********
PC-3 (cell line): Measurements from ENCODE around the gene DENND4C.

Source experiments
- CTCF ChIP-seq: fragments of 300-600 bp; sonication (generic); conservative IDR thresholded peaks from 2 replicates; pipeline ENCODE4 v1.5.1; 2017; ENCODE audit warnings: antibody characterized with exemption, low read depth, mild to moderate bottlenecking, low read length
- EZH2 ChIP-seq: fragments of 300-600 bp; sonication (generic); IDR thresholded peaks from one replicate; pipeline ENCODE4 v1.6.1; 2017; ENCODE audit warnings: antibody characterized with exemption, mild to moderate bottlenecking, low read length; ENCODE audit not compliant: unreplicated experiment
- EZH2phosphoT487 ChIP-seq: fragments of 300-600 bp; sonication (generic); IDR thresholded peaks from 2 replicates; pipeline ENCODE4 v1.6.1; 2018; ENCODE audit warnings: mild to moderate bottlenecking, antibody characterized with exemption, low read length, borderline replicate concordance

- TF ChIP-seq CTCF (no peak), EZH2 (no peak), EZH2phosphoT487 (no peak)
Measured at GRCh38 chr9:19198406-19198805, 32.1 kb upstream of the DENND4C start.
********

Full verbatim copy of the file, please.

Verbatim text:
PC-3 (cell line): Measurements from ENCODE around the gene DENND4C.

Source experiments
- CTCF ChIP-seq: fragments of 300-600 bp; sonication (generic); conservative IDR thresholded peaks from 2 replicates; pipeline ENCODE4 v1.5.1; 2017; ENCODE audit warnings: antibody characterized with exemption, low read depth, mild to moderate bottlenecking, low read length
- EZH2 ChIP-seq: fragments of 300-600 bp; sonication (generic); IDR thresholded peaks from one replicate; pipeline ENCODE4 v1.6.1; 2017; ENCODE audit warnings: antibody characterized with exemption, mild to moderate bottlenecking, low read length; ENCODE audit not compliant: unreplicated experiment
- EZH2phosphoT487 ChIP-seq: fragments of 300-600 bp; sonication (generic); IDR thresholded peaks from 2 replicates; pipeline ENCODE4 v1.6.1; 2018; ENCODE audit warnings: mild to moderate bottlenecking, antibody characterized with exemption, low read length, borderline replicate concordance

- TF ChIP-seq CTCF (no peak), EZH2 (no peak), EZH2phosphoT487 (no peak)
Measured at GRCh38 chr9:19198406-19198805, 32.1 kb upstream of the DENND4C start.